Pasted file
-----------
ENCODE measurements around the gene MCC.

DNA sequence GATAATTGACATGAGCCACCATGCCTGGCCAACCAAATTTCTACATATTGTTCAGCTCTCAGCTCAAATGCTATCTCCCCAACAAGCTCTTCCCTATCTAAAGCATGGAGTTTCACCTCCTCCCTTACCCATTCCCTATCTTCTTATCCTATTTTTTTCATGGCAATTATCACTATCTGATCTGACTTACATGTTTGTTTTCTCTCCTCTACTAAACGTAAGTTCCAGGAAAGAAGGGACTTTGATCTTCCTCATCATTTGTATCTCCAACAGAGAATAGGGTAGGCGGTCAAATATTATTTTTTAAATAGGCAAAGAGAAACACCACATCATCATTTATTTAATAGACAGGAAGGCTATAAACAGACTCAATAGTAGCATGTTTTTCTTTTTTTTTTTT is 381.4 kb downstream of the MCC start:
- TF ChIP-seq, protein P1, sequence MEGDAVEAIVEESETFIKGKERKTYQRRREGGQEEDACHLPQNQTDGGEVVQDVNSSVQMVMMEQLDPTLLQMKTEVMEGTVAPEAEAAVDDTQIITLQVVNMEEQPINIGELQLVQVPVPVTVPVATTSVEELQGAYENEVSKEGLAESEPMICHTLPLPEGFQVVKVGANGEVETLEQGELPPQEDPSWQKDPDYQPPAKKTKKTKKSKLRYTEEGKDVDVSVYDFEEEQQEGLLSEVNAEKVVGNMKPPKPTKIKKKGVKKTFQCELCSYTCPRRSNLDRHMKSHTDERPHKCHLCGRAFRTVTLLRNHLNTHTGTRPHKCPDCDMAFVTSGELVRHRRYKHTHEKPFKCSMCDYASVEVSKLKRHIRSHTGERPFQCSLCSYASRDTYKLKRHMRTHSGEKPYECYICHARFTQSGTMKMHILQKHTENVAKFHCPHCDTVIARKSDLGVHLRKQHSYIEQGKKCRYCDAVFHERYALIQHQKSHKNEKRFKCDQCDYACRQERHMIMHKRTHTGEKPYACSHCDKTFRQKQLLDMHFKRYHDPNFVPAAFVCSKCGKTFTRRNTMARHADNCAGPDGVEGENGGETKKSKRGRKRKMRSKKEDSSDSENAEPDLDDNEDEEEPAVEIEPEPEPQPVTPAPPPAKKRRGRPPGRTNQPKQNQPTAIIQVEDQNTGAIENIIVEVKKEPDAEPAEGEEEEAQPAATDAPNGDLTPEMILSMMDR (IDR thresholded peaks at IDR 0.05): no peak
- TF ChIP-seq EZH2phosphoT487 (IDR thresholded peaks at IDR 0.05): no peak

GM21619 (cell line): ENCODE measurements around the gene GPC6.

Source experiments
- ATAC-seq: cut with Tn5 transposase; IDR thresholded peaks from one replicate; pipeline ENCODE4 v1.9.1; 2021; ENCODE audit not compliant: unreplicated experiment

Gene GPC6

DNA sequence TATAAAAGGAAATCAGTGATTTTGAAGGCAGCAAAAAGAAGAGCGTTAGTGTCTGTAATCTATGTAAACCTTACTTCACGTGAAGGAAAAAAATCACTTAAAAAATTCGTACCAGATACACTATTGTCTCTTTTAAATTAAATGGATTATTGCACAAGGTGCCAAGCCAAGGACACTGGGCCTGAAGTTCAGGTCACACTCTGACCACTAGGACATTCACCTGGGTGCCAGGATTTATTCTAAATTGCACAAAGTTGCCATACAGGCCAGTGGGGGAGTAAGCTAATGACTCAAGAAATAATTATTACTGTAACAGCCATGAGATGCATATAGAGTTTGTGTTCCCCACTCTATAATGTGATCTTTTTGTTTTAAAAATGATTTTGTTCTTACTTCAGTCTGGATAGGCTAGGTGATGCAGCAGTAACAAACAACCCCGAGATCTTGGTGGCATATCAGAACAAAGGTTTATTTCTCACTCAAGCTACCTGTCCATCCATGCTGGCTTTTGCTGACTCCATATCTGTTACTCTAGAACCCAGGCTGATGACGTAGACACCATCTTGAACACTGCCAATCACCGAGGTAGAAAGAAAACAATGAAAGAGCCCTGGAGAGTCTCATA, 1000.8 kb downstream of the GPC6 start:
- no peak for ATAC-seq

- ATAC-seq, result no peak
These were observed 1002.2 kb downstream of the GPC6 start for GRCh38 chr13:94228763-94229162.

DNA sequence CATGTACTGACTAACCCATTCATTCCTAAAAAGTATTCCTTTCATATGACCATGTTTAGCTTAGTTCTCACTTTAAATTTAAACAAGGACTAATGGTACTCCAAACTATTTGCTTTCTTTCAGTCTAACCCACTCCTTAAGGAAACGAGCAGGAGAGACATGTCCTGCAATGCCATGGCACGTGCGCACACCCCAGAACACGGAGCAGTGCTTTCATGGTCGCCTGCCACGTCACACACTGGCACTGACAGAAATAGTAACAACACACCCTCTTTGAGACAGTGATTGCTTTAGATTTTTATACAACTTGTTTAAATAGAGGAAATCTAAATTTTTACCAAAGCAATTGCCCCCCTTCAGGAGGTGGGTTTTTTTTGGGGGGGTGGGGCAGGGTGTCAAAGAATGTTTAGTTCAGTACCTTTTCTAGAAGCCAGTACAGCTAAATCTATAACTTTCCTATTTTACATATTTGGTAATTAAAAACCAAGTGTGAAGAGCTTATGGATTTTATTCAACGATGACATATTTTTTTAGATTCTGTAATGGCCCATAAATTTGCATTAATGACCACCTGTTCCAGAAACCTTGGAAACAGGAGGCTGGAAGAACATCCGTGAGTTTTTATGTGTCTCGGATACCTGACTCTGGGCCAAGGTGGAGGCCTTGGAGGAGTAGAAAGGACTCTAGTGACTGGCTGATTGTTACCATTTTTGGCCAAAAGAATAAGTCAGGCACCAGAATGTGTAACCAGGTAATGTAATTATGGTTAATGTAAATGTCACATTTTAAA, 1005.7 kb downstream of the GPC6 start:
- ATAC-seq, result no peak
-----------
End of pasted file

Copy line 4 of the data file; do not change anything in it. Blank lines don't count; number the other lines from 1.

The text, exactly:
- TF ChIP-seq EZH2phosphoT487 (IDR thresholded peaks at IDR 0.05): no peak